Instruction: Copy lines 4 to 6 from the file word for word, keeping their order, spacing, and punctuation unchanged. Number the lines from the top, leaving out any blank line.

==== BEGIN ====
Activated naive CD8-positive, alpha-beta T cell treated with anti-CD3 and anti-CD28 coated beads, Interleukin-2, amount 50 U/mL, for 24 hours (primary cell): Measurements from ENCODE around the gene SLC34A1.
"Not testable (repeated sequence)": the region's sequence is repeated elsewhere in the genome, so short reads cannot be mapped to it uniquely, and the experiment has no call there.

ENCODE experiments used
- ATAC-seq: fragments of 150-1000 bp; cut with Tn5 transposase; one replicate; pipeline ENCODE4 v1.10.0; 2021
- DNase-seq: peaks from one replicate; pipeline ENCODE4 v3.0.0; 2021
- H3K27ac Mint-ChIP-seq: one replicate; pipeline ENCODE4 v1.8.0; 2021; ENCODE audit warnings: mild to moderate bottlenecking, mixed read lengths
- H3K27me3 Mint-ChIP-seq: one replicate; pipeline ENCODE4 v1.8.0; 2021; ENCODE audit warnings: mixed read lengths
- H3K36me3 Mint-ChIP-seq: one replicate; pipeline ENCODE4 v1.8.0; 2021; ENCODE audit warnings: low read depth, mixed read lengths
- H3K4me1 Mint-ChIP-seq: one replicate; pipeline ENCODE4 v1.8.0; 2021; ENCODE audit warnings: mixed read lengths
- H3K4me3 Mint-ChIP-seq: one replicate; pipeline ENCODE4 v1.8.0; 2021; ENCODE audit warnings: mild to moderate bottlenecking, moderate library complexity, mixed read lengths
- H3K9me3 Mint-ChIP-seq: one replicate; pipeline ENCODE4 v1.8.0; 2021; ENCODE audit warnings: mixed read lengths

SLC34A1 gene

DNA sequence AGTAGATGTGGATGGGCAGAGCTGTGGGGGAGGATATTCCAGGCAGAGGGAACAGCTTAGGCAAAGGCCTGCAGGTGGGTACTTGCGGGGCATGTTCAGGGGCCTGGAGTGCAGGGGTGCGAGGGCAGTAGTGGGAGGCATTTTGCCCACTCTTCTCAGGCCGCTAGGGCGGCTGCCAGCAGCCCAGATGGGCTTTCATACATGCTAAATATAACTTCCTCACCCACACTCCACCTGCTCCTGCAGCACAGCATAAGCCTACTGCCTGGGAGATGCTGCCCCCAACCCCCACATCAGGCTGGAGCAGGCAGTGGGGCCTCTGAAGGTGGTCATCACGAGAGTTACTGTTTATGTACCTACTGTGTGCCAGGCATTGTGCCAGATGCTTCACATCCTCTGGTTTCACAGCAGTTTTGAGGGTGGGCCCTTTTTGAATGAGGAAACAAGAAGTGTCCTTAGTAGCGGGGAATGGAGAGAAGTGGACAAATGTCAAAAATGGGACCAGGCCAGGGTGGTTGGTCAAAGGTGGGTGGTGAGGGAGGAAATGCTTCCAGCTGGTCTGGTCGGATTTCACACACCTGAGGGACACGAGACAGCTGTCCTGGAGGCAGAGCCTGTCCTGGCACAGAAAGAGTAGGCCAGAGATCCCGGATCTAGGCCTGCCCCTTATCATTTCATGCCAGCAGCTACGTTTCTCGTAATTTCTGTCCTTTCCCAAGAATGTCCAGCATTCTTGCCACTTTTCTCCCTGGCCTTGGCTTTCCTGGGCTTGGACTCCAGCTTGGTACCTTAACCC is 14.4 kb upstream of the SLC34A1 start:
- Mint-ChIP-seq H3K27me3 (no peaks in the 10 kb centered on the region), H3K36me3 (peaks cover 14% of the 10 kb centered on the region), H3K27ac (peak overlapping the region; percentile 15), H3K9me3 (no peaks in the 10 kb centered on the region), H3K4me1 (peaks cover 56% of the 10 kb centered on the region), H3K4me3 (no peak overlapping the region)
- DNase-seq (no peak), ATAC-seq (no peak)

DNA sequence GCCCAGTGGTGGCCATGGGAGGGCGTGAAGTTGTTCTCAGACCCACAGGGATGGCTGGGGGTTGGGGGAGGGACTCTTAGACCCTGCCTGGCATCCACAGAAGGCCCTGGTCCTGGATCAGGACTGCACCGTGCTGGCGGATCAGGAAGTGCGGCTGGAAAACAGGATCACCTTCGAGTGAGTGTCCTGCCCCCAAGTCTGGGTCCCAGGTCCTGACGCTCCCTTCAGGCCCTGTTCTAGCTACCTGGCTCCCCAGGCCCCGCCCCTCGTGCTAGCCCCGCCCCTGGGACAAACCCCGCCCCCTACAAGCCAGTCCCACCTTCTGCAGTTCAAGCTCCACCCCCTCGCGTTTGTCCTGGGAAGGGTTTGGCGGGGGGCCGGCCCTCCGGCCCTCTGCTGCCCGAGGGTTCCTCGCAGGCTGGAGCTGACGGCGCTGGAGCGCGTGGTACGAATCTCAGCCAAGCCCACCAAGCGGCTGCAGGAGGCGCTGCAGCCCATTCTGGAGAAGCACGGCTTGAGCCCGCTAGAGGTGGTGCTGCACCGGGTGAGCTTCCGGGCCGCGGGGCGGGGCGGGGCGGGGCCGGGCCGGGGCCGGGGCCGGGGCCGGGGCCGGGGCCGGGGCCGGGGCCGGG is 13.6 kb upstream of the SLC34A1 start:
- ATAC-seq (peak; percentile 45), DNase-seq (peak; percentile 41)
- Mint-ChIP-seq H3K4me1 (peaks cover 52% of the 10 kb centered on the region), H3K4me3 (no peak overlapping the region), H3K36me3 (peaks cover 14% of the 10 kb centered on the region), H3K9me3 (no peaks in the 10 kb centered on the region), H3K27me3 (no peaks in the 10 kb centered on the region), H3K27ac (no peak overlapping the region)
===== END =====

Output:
- ATAC-seq: fragments of 150-1000 bp; cut with Tn5 transposase; one replicate; pipeline ENCODE4 v1.10.0; 2021
- DNase-seq: peaks from one replicate; pipeline ENCODE4 v3.0.0; 2021
- H3K27ac Mint-ChIP-seq: one replicate; pipeline ENCODE4 v1.8.0; 2021; ENCODE audit warnings: mild to moderate bottlenecking, mixed read lengths